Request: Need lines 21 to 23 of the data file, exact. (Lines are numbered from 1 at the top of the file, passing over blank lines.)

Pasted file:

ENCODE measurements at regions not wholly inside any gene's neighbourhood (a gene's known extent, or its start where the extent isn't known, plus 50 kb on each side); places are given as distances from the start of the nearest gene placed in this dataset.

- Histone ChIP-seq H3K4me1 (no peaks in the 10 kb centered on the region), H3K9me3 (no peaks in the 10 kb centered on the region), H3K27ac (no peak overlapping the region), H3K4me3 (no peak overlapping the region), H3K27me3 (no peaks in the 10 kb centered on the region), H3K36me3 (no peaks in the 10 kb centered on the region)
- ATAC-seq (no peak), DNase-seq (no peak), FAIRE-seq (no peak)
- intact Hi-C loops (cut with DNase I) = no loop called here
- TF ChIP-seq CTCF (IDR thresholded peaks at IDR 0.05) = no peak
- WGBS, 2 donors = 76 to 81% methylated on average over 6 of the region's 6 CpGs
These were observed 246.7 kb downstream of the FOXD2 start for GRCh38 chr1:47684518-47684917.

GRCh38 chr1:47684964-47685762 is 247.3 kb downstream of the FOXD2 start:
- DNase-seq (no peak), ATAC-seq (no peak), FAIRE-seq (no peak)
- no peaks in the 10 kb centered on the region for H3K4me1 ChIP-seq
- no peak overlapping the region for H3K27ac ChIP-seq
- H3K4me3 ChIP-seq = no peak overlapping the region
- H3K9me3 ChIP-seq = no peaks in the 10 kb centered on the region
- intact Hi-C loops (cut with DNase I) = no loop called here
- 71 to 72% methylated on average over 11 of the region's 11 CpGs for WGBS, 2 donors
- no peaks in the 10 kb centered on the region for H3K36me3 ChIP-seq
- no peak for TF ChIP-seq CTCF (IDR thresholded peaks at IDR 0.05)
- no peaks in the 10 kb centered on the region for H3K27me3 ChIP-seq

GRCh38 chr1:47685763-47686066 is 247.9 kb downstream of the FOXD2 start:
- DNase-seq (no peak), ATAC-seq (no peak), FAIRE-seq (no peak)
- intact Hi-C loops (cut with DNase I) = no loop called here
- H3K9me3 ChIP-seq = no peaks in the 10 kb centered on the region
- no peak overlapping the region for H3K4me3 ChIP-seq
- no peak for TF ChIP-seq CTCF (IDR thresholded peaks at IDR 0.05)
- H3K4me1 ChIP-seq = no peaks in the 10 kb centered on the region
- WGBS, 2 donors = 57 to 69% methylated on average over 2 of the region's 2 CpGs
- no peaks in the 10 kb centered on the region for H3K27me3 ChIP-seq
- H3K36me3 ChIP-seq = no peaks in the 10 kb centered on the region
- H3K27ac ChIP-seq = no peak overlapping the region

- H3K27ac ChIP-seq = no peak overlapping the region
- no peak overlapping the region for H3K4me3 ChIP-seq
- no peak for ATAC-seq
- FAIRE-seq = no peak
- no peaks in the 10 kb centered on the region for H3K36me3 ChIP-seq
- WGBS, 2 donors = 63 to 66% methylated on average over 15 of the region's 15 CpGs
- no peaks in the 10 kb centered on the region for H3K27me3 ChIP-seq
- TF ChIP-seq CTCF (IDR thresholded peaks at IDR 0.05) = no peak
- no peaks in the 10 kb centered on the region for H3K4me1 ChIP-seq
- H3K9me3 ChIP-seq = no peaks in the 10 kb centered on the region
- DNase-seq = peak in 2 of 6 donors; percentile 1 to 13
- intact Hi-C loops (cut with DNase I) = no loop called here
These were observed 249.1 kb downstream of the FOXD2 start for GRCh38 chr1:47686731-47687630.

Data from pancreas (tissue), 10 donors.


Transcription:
- intact Hi-C loops (cut with DNase I) = no loop called here
- H3K9me3 ChIP-seq = no peaks in the 10 kb centered on the region
- no peak overlapping the region for H3K4me3 ChIP-seq